by Jon Williams
A hippy at heart with a deep love for travel and health, Pip Stewart is an adventurer, journalist, and author. She is a firm believer that connecting with people and the great outdoors is good for the soul. In December, Pip tied the knot wearing the beautiful Monique top paired with the Anika skirt & Unicorn jacket, and we feel so honoured to have had her as a Catherine Deane bride! We sat down with Pip to find out more about her love for journalism, her favourite travel destinations, and how she got into sustainable living.
How did you get into writing and what ignited the love for journalism?
The idea that “everyone can teach you something” is something that I really love. Being a journalist you have the privileged position to ask people questions, share their stories and learn along the way. After a false start in business, I retrained as a journalist doing a Masters in Journalism at the University of Hong Kong. After moving to Malaysia my partner Charlie and I decided to cycle home - 10,000 miles from Kuala Lumpur to London. The journey took 13 months and we met some incredible people who shared their own journey through life with us. Travelling slowly, and by human power, led to some unexpected and fascinating encounters and cemented the idea that there is such power in storytelling - it can connect you to others, the natural world and yourself.
Where is your best location to travel to?
Anywhere with nature - especially wild places! I’ve been lucky enough to have filmed a documentary in the Amazon looking at the impacts of deforestation. I also spent three months in Guyana’s rainforest. Our team, guided by members of the Wai Wai indigenous community, hiked to the source of the Essequibo river deep in the rainforest and then kayaked back down it. The river was our life source, we relied on nature to stay alive. It was a pretty special experience (despite nearly sitting on a deadly snake and contracting a flesh-eating parasite). The jungle makes you appreciate what a small dot we are on this wonderful planet.
Do you like sleeping in in the mornings or are you an early bird?
Early bird (also helped by having a toddler!)
What do you do to keep your well being balanced during such trying/unpredictable time we are in now?
Get outside. Even if it’s howling with wind and rain I always feel better for going for a walk.
What fascinates you about sustainable living?
Because we depend on the planet for survival. We are a part of nature, not apart from it.
What would you recommend to somebody looking at getting into sustainable living?
It’s easy to feel overwhelmed when you start looking at the destruction of the planet but I truly believe small steps can add up. Perhaps the first place is to look at your shopping habits, can you become a more conscious consumer? How much are you consuming? Is what you’re buying a want or a need? Can you reuse it? Recycle it? Will it last? What is the source of what you’re consuming? There is power in the purse and putting pressure on companies and governments to do more than green washing is a start but perhaps the first place to look is what we’re doing as individuals.
What are you doing and what could you recommend to parents looking at raising their kids to live sustainably?
Ironically children can teach us. Just watch a little person outside and you can already see how they gravitate to nature. All parents are trying to do their best so I’m not one for giving advice about how to raise their kids but we try to encourage Willow’s natural curiosity for nature. Look under stones, splash in puddles, embrace a bit of mud, smell flowers, climb trees together. The hope is that kids engaged with the outdoors will not only benefit from it emotionally but also want to care for and protect it. I’m actually in the process of training to be a Forest School teacher to help kids really get excited by life outside.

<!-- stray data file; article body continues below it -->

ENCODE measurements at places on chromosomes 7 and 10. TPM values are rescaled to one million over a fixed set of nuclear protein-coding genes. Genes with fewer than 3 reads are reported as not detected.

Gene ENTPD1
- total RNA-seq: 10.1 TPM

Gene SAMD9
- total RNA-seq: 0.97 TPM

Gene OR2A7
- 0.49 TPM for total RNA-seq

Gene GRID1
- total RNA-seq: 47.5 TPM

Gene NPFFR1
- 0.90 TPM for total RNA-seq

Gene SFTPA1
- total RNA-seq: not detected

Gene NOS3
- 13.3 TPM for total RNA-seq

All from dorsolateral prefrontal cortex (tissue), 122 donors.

In terms of buying things for her, if we need to we tend to buy anything she needs from charity shops or secondhand. If that’s not possible, we try to purchase items from brands aligned with our value system.
What advice would you give your 21-year-old self?
The greatest contentment comes from looking outside of yourself.
Do you prefer creating content such as short films or long documentaries?
Funnily enough, I’d say I’ve returned to the good old-fashioned written word. I wrote a book about our adventure down Guyana’s Essequibo River in lockdown (Life Lessons from the Amazon) and adored the process. I wanted to find a way to bring the learnings from the journey to life for the reader and writing gave me the space and time to reflect on things in a way perhaps video didn’t.
What attracted you to choose bridal separates for the big day?
The fact that I can use them again. Despite being together for 13 years, we had a shotgun wedding. I’ve never been a lass who has dreamt of a “big white wedding”, the beauty is in making a formal commitment to each other (although I also firmly believe you don’t have to be married to do this either!). When I started looking into the cost of weddings and the consumption around them I was even less of a fan! I searched for secondhand options as well as brands that had a similar ethos on sustainability - which is how I found you guys.
What are your 5 goals for 2022?
Connect with my family
Train to be a Forest School Teacher
Write another book (or think about it at least)
Continue to raise awareness of neglected tropical diseases like leishmaniasis (the flesh-eating parasite I contracted). NTDs impact billions of people yet are sorely under-researched and underfunded
Write a diary every day